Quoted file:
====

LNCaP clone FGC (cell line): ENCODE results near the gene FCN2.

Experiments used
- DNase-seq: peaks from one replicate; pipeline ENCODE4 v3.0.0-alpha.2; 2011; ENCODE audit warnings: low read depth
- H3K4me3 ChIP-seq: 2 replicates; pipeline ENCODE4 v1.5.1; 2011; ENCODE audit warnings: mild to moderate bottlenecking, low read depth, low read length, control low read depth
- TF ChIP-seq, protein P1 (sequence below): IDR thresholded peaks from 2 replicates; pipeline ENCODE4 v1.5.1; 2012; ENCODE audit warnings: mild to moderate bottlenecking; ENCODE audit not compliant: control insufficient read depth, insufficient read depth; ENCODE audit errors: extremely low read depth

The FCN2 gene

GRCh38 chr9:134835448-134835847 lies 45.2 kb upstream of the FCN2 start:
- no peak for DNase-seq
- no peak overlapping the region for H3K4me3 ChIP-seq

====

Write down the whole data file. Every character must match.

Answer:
LNCaP clone FGC (cell line): ENCODE results near the gene FCN2.

Experiments used
- DNase-seq: peaks from one replicate; pipeline ENCODE4 v3.0.0-alpha.2; 2011; ENCODE audit warnings: low read depth
- H3K4me3 ChIP-seq: 2 replicates; pipeline ENCODE4 v1.5.1; 2011; ENCODE audit warnings: mild to moderate bottlenecking, low read depth, low read length, control low read depth
- TF ChIP-seq, protein P1 (sequence below): IDR thresholded peaks from 2 replicates; pipeline ENCODE4 v1.5.1; 2012; ENCODE audit warnings: mild to moderate bottlenecking; ENCODE audit not compliant: control insufficient read depth, insufficient read depth; ENCODE audit errors: extremely low read depth

The FCN2 gene

GRCh38 chr9:134835448-134835847 lies 45.2 kb upstream of the FCN2 start:
- no peak for DNase-seq
- no peak overlapping the region for H3K4me3 ChIP-seq